Blog Header Banner

Securing your cPanel Dedicated, Cloud or Virtual Server   2 comments

One of the most frustrating things that can happen to shared hosting provider is to find that one or more of their servers have been compromised.   As a shared hosting provider we are responsible for maintaining the integrity of our servers and the client data residing on the server.   Not always an easy task.

What makes securing a shared server such a challenge?  Well, the intrinsic problems that come with having dozens, if not hundreds, of individual users accessing a single server should be obvious.  Each client has the ability to upload any scripts they desire which are rift with security holes due to poor design, coding errors, or just plain laziness on the part of the programmer.  (A good example is the continued use of “register_globals” by many PHP scripts…a sure guarantee of an injection attack.)  On top of that, a majority of shared hosting clients are not that entirely (if at all) well versed in how to maintain their sites and fail to keep their scripts updated.

But don’t be discouraged as there are some simple steps you can take to help make your servers more secure against many of the more common hacks.    I’ll be outlining the security steps I take when setting up new servers.  Note that I have a few tricks that I won’t be sharing since I don’t want to give the script-kiddies too much info.    Also, I’m only going to give you a brief overview of the steps.  In future articles I’ll get into the details of each step and how to implement them.

  • Disable dangerous PHP functions.   These include exec(), passthru(), shell_exec(), system(), proc_open(), popen(), and show_source().   Some clients might complain that some of their scripts no longer work, but the security this one step provides far outweighs a few broken scripts.
  • Secure your /tmp folder.   The latest versions of cPanel do this by default now, but it’s always good to go back and check.  And while you’re at it, make sure your /usr/tmpDSK file is large enough.   It defaults to 512K, but personally, I’d resize it to 1GB or better.
  • Recompile Apache and PHP to add additional security features.   cPanel makes recompiling and enabling most Apache and PHP features very simple via the EasyApache configuration tool.  At minimum, security wise, enable Mod_suPHP and Mod_Security.
  • Disable php.ini overrides in suPHP.    suPHP forces all users scripts to run as their username.  This prevents users from running any scripts as root or nobody.  It also disables the ability to override php.ini settings in the .htaccess file.  Unfortunately, by default, users can still create custom php.ini files that will override the system-wide version.  Thus, if left in this state, they can reactivate the disabled functions from above.  You can easily fix this by editing the /opt/suphp/etc/suphp.conf file and uncommenting the three lines in the [phprc_paths] section.
  • Configure mod_security.  Now that you have mod_security compiled in, you need to configure it.  I suggest using the GotRoot rules ( and ConfigServer ModSecurity Control  (   Be prepared to spend some time tweaking the rules, but in the end, well worth the effort.
  • Install ConfigServer Firewall.    CSF w/LFD ( is probably the best free firewall protection I’ve used.  Easy to install and manage and it works right out of the box.
  • Install’s Symlink Patch.   By default, Apache allows you to symlink to ANY file on the server.   This means a malicious user or hacker can symlink to system configuration file and other users commonly known scripts config files and read them.  While you could simply disable symlink altogether, that would almost certainly break many system functions.  Rack991 generously released a patch that simply prevents the system from creating a symlink to files that are not owned by the user.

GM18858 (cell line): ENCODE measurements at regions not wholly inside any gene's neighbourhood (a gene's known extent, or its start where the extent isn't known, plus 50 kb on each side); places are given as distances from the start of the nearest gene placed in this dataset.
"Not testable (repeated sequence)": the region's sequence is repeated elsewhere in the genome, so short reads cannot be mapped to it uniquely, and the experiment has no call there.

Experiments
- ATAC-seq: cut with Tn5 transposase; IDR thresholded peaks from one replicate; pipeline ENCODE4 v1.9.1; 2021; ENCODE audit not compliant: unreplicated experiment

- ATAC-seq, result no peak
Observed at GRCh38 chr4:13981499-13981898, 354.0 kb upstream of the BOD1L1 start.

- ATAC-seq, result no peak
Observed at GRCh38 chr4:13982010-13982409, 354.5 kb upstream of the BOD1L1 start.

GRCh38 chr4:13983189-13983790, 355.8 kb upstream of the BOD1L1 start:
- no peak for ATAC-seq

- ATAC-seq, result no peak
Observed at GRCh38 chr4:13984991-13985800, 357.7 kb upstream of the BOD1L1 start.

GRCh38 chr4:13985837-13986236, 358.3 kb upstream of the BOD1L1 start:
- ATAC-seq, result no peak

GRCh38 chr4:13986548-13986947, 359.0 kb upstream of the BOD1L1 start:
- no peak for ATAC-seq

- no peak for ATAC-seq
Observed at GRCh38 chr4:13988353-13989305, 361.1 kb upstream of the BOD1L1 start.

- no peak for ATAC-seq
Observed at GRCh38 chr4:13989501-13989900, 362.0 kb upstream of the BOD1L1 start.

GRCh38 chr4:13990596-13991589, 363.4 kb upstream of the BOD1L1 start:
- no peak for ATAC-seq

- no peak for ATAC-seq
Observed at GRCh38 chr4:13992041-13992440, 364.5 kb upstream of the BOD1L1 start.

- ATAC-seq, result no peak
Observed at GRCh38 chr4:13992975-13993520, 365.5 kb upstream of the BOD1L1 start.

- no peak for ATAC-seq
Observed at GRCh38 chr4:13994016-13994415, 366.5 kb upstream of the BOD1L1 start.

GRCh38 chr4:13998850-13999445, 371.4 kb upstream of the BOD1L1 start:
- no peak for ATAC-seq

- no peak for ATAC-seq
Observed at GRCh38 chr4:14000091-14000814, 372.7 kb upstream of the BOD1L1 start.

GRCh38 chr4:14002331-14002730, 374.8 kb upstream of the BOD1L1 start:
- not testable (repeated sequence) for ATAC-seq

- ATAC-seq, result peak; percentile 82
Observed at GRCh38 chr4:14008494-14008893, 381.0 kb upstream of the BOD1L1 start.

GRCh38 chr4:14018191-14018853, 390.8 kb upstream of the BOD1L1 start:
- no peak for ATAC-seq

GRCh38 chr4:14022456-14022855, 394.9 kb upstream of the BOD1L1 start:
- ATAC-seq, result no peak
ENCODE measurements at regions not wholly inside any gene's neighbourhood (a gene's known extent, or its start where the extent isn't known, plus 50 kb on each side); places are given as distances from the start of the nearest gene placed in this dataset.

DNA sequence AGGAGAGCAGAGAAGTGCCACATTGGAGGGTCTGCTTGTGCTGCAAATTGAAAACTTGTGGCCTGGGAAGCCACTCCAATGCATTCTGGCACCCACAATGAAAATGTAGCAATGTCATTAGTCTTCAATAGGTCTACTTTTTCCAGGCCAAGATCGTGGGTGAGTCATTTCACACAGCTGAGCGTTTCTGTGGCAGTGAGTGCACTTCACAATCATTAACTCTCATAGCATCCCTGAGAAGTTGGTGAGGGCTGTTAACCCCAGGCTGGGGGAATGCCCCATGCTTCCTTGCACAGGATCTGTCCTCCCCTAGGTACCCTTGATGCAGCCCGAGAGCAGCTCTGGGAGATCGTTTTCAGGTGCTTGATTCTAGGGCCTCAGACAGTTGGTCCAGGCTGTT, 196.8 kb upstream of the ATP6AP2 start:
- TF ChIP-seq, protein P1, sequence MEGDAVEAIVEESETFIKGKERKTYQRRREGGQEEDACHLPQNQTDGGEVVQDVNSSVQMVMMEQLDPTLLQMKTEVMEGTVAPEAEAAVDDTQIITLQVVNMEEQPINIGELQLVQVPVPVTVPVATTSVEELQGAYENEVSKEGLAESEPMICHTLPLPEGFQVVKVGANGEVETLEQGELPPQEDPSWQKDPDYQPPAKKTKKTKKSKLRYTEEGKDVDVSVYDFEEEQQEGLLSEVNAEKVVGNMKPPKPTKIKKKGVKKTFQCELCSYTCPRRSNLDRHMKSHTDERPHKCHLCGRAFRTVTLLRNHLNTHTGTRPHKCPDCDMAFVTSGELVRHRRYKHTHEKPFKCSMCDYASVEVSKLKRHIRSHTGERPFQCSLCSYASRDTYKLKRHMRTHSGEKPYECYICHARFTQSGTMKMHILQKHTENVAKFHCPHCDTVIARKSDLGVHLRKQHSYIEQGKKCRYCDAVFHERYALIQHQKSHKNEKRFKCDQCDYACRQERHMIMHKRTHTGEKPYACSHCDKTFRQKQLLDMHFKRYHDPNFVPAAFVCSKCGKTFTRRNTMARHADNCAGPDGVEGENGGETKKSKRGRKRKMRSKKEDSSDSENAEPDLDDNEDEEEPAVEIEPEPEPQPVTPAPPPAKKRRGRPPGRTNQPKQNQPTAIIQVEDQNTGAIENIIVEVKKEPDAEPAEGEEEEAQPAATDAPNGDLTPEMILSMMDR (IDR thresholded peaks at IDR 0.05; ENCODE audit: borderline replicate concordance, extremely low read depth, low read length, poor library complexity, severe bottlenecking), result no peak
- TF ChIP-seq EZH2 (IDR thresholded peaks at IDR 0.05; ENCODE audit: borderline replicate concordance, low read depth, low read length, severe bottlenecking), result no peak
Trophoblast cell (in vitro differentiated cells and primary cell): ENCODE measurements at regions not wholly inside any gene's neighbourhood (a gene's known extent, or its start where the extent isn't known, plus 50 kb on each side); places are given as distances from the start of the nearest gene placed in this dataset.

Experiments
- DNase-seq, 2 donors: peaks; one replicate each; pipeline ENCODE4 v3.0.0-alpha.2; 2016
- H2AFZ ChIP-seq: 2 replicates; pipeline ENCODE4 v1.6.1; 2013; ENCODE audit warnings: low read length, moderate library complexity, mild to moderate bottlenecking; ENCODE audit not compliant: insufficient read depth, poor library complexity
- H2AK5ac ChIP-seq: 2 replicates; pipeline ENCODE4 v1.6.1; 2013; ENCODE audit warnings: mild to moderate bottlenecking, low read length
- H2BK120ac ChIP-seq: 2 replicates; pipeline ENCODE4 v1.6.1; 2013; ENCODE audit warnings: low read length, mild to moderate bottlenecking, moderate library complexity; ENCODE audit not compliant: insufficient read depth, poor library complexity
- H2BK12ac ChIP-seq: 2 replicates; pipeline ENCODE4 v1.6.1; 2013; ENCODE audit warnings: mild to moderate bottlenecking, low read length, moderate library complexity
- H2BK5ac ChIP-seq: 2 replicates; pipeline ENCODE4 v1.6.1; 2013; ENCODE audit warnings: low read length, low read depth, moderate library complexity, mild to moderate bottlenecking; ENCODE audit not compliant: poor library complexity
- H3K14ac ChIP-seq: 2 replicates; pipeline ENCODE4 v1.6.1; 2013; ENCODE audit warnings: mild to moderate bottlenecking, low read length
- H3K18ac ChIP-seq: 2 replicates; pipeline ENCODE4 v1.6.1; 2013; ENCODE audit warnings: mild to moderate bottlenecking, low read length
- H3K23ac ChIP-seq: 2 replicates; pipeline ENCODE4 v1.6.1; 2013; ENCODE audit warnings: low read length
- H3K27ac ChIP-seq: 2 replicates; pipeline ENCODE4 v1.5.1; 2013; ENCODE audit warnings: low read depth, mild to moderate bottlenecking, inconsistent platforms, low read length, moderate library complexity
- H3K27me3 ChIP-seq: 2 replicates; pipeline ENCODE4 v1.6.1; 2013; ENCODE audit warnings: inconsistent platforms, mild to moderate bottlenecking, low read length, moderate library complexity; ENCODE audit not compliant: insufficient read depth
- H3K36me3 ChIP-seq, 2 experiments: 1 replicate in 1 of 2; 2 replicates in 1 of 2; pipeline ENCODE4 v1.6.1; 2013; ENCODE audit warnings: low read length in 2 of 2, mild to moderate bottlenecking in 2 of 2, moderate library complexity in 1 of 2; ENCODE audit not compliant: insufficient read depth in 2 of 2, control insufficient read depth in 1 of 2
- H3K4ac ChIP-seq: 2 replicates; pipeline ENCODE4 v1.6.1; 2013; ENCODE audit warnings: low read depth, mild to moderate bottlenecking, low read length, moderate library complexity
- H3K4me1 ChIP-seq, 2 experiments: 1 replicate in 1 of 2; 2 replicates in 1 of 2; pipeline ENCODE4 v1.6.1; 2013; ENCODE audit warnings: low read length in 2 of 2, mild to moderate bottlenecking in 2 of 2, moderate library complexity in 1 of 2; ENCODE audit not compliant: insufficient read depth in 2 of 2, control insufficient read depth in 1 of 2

• Secure SSH.   You can change the SSH port, but I’ve found that it’s not really all that beneficial as port scanners can eventually find the port and it just makes our job harder as admins.  Instead,  simply don’t allow SSH for ANY cPanel user, not even jailed.  And add “PermitRootLogin without-password” to your sshd_config file.  This will only allow you to SSH into the server is if you have a valid SSH key in the authorized_keys file (Be sure to add that BEFORE you change the sshd_config file).
  • Install Maldetect.  Install Linux Malware Detect from R-fx Networks (  While not perfect, it does give that extra layer of detection.
  • Review your Tweak Settings.   Under Mail, set your Emails per hour limits to a low number (100);  enable prevent NOBODY from sending mail; enable Add X-PopBeforeSMTP.    These settings will put a strangle hold to mass-mail spamming and if you do have a spammer, quickly find who it is.

While implementing these steps will not 100% guarantee that your server will never be compromised, it does put you on good footing to prevent a vast majority of the types of attacks that you might see.  I’ll touch more on each of these points in later articles and on other things that can be done to give you that balance of security vs. usability that shared hosting clients require.

Follow Us : Facebooktwitterlinkedinyoutubeinstagram
Share : Facebooktwitterredditlinkedinmail

Written by admin on April 25th, 2012

2 Responses to 'Securing your cPanel Dedicated, Cloud or Virtual Server'

Subscribe to comments with RSS or TrackBack to 'Securing your cPanel Dedicated, Cloud or Virtual Server'.

  1. I just found your site from yahoo and I love your site, keep up the great work.

  2. Thank you a great deal for sharing this fantastic info with us, I believe, even first-timers can obtain achievement in currency trading in the limited level of time by studying from you, sustain the nice function.

Leave a Reply